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Your Favorite Octopus in Your Favorite Reverse Rhythm Game, Retro/Grade

A few months back I spoke with Matt Gilgenbach of 24 Caret Games and he was seeking some other indies to fill his unlockable character slots for his upcoming PSN release of Retro/Grade. Retro/Grade is a shooter gone rhythm game where you play the whole thing in reverse. All those lasers and bombs you shot? Yeah, you have to suck those back into your little ship in order to right the temporal anomaly that’s caused time to flow backwards.

We were lucky in that 24 Caret Games allowed us to put Octodad in as an unlockable character for all of you guys to play around with. (We particularly like him with the combination of Big Head Mode, and are honored to have him be part of the game.) Retro/Grade was released today and everyone with a PS3 should go buy it from the PSN as it’s an experience you can’t get anywhere else!

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Horse Talk: Chris Mans the Stall

‘Horse Talk’ is a series here on the Octodad blog where we’ll be running some intra-team Young Horses interviews. The first 2 or so questions will be the same for each horse, but afterwords we crowd-source the team for things they’d like to ask the interviewee.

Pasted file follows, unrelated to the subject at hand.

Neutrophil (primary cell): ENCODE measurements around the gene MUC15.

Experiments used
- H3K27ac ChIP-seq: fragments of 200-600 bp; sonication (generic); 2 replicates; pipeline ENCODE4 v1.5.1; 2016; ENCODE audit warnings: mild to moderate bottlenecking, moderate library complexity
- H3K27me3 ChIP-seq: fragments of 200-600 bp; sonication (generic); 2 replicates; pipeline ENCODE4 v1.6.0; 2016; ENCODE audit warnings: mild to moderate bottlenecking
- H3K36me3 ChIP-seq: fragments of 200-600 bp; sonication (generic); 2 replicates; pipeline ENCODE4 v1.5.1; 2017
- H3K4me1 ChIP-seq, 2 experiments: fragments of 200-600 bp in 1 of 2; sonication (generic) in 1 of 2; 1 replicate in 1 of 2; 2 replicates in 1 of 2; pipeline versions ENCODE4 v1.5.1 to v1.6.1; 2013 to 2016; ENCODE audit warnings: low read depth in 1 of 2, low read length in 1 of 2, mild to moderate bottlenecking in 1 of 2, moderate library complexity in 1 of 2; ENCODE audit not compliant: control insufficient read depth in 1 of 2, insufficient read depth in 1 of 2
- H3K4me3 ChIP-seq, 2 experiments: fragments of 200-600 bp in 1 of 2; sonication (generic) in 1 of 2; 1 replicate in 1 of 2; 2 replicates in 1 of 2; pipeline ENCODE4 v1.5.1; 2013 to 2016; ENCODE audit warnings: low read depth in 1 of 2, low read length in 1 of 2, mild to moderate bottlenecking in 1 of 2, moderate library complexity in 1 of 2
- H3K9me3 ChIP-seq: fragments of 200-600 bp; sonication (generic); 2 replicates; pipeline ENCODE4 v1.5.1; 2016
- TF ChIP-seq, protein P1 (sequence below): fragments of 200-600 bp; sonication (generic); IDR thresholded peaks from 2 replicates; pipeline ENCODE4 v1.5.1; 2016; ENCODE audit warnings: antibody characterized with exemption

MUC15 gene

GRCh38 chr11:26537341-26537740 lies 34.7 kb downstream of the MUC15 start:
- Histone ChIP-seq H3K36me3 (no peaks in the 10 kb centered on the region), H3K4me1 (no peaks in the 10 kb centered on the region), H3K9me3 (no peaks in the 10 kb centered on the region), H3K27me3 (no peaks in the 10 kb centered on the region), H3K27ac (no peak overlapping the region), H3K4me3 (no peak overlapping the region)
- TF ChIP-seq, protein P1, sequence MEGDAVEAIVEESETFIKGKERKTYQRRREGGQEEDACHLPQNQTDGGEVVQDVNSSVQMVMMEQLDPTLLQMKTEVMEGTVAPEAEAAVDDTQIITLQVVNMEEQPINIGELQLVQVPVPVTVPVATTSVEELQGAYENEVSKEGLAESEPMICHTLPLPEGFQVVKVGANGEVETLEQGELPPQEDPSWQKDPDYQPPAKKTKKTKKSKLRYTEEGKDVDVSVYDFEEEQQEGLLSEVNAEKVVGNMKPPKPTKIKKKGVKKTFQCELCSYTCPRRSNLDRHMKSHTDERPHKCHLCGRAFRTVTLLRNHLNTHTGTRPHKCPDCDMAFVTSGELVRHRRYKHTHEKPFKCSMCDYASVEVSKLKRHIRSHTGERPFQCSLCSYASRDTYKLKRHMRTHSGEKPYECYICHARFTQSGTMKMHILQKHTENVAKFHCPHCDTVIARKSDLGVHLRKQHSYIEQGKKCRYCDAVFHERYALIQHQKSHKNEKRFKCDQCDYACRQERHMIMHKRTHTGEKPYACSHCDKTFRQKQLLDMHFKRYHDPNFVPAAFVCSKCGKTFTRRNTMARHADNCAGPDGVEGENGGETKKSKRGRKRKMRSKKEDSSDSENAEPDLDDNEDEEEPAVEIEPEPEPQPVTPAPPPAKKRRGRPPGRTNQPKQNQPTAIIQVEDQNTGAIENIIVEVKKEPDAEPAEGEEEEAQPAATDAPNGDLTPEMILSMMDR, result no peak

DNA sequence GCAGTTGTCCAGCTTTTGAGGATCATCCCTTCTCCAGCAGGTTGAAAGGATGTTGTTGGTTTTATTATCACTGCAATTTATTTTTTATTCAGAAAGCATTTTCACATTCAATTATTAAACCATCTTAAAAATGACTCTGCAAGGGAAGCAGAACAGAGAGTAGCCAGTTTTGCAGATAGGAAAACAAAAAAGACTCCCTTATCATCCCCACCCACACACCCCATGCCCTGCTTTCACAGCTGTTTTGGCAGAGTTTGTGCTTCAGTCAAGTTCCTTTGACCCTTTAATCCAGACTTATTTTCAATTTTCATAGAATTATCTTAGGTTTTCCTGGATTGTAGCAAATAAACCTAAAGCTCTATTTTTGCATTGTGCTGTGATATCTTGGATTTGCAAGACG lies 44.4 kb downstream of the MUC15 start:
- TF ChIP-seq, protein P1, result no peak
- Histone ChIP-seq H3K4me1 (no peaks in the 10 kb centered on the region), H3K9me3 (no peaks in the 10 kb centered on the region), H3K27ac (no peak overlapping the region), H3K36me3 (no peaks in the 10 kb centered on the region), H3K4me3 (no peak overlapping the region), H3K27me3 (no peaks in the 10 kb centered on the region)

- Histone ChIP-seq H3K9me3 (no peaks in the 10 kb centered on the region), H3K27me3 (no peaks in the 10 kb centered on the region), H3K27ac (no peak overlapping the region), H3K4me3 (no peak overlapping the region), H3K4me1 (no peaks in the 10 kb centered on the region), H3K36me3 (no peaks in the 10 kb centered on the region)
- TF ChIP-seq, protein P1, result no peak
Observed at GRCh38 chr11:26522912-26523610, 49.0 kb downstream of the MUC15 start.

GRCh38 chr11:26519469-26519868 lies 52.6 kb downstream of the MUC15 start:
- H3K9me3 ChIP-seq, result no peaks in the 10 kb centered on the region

Who are you and what is it that you do at Young Horses?

I’m Chris Stallman, the lead artist on Octodad where I focus on characters, architecture, some UI, and just try to make the game look as pretty as I can. I do my best to squirm my way into every aspect of design on the game as well; Having all the fun of discussing ideas and making things work, without having to implement any of it (thanks designers).

What are your favorite games and why?

I’ve always been a fan of Sim games like The Sims, Sim City, and Roller Coaster Tycoon. It’s just so much fun to build things and see how they work in game. There’s a certain creative freedom that I enjoy about them. Balancing aesthetic and function. The build music for The Sims is forever burned into my skull, I’m pretty sure I just built cool houses and finally quit when I couldn’t build basements or split level homes. Pokemon has been a favorite of mine since the beginning. Playing Red version, exploring the land with my Charmander, an unopened Official Strategy Guide just in case I got completely lost, and a burning need to be the very best, like no one ever was… It was really the sense of adventure and discovery that hooked me. Finding new pokemon and evolutions was a great joy. Eventually I became a fan of shooters. I got killed by my friends in Halo, stormed Omaha Beach in Medal of Honor, and found a great clan to play Battlefield 1942 with for years. They were great ways for me to just hang around with my friends, both online and off.